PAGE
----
It’s not exactly Crass, but Ray has a bit of a go at the ‘children of Thatcher’, attacking the fact they were overly polite, rather than their pure unfettered evil. It contains a nod to ‘A Well Respected Man’ and the ‘fa, fa, fas’ of ‘David Watts’, with Ray realising that the pathetic characters portrayed in his harsh satires of the sixties were still hanging about in the eighties. Which is good, Ray! It means you can keep writing about them!

More...Ray Davies: The Greatest Living Englishman
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Hot Potatoes (1972)

Not sure if these particular potatoes are a substitute for sex, or they are just regular potatoes which are to be included with the sex or he’s replacing sex with potatoes or it’s referring to his actual bodily ‘potatoes’ if you know what I mean. Or there’s possibly other strange spud related love games occurring. While this is unclear, there is definitely some potato/rumpy-pumpy hybrid going down and I, for one, applaud that.

She’s Bought a Hat Like Princess Marina (1969)

From the amazing (and to me profoundly sad) album Arthur: Or The Decline And Fall Of The British Empire, a delirious Bonzos-esque music hall number that starts out delightfully camp and ends up completely demented. For a long time I assumed this was about Marina, the mute gill-laden mermaid girl from Stingray. But I realise now that she rarely wore a hat.

Black Messiah (1978)

I’ll be generous and say that this is a rather clunky take on the theme of racial harmony, pointing out that racism is a destructive force no matter where it’s coming from. Or possibly someone had given Ray a ‘Love Thy Neighbour’ boxset for Christmas and he decided to write a song about it. I think I’ll just let you listen to it and make up your own mind.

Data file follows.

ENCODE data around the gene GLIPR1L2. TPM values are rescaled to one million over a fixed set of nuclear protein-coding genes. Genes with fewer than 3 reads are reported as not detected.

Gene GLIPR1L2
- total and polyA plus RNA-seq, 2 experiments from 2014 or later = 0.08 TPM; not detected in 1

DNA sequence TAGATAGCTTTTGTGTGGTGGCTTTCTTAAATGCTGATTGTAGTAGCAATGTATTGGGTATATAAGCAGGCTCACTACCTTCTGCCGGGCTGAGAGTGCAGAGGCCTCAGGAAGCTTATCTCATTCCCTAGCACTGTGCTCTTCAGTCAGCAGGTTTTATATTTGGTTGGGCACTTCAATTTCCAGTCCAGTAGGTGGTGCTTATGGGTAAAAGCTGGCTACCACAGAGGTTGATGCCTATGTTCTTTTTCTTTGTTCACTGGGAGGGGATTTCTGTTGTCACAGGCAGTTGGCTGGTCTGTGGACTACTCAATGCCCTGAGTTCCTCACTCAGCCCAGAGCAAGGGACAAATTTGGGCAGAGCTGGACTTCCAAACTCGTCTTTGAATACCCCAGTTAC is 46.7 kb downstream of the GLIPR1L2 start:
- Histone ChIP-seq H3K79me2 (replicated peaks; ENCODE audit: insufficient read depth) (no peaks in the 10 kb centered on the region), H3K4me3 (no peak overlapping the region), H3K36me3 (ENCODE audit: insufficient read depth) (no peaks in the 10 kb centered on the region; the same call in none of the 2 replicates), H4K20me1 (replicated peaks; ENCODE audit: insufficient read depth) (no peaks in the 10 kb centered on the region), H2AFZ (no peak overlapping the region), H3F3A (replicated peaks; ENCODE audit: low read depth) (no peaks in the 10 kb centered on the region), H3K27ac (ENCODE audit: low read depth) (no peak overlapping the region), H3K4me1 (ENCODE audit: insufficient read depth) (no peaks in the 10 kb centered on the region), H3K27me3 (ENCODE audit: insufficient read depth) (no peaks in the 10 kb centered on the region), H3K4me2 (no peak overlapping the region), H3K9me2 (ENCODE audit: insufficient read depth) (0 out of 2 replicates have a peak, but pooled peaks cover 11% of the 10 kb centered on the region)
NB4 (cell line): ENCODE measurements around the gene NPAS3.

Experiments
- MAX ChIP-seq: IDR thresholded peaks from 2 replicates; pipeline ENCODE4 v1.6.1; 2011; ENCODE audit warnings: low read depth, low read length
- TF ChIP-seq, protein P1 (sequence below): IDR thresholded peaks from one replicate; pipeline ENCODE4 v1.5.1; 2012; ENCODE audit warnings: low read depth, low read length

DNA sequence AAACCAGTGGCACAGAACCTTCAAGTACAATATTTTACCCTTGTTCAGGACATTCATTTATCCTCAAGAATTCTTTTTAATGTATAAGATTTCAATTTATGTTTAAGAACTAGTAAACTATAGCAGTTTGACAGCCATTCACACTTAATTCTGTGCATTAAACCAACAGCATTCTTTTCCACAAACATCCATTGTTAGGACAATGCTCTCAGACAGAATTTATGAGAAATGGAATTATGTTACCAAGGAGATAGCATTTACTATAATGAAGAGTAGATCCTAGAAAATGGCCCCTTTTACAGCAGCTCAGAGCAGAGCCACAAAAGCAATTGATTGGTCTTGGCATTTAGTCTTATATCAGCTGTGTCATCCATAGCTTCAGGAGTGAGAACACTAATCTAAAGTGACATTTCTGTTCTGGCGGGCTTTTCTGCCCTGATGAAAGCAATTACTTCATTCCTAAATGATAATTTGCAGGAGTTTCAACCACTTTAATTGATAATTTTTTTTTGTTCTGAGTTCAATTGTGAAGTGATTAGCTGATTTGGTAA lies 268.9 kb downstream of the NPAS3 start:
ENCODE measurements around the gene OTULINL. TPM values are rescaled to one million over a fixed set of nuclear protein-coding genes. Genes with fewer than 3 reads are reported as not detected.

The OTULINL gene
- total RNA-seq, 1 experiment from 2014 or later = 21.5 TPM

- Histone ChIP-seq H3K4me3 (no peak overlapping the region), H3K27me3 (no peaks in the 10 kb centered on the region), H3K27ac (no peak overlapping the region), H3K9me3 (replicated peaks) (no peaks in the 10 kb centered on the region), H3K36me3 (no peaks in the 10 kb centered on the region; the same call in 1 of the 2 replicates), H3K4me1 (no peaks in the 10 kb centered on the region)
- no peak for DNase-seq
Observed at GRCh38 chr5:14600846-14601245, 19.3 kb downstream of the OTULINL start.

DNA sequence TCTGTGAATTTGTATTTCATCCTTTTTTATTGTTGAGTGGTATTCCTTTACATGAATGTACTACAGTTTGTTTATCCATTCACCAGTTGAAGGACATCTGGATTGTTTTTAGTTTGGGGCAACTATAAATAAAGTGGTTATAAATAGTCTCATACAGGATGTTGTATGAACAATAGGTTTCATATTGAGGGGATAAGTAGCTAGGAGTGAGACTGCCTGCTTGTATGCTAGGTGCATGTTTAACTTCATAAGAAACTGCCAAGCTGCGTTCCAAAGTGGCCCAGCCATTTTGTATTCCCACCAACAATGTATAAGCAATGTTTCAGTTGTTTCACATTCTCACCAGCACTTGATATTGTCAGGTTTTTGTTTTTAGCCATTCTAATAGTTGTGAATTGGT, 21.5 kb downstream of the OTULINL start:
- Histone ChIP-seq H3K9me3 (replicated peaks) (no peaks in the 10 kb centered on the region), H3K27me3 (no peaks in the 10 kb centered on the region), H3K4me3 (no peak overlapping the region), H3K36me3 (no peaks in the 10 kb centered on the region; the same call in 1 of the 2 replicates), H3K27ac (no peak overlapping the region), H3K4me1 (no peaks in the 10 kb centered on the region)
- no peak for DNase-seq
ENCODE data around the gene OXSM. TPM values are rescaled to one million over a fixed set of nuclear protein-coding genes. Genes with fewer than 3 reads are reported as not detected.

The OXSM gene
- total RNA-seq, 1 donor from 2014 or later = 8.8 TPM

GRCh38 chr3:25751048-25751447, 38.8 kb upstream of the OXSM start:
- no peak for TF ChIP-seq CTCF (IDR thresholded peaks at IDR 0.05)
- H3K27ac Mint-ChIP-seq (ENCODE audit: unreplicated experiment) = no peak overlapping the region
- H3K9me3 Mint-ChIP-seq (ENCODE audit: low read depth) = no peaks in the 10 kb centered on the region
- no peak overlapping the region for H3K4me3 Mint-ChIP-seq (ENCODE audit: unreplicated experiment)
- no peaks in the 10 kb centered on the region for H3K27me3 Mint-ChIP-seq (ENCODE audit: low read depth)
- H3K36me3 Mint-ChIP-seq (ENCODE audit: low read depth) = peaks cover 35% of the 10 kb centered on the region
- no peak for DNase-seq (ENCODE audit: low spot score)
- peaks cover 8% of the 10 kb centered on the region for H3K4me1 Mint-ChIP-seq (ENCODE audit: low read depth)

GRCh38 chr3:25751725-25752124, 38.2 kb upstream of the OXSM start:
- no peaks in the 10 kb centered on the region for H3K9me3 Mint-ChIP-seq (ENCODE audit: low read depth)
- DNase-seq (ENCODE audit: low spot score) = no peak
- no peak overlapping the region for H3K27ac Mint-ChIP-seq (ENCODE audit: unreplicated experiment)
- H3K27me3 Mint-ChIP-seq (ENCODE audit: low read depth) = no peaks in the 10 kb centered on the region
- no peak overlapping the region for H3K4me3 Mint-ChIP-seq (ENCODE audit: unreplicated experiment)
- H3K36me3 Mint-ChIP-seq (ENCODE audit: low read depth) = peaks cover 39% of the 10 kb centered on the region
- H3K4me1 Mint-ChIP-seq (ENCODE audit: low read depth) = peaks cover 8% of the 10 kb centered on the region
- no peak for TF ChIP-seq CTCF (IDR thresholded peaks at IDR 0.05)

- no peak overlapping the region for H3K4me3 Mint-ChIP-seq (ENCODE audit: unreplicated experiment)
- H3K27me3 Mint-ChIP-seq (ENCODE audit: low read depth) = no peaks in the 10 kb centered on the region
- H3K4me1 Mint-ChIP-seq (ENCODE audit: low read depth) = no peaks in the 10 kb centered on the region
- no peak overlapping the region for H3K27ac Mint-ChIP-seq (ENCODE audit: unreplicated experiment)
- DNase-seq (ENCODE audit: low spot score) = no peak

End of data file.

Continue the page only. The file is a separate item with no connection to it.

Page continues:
Art Lover (1981)

In this highly disturbing ditty from Give The People What They Want, this particular ‘Art Lover’ appears to have a penchant for little girls that he spies on in the park. ‘I’m not a flasher in a rain coat / I’m not a dirty old man/ I’m not gonna snatch you from your mother / I’m an art lover, come to daddy’. It's claimed it actually concerns a divorced dad yearning for his estranged daughter, that he is denied access to. Though with the exceedingly creepy imagery, I can't see the song being used as the Father's 4 Justice theme song any time soon.

Babies (1993)

One of the few songs written from a foetus’ point of view. The baby in question is still fiercely womb-based and discusses incidents such as claustrophobia, fears of being suddenly jettisoned from the uterus and the unborn child’s father getting drunk and attempting to get in there with him. Even the father being gay and just knocking his wife up to prove his masculinity is pondered. There is a lot going on in that poor baby’s fontaneled head.

Have a Cuppa Tea (1971)

From the fabulous Muswell Hillbillies album, which meshed the Davies brothers’ love of British Music Hall and Country tunes into a bittersweet portrait of their Muswell Hill stomping ground. In true Country fashion, the album is peppered with madness, guilt, misery and poverty; but then there’s this loving knees-up dedicated to everyone’s favourite hot beverage. The lyrics claim that tea can be a curative for hepatitis. Again, please don’t take this advice seriously. Seek medical attention.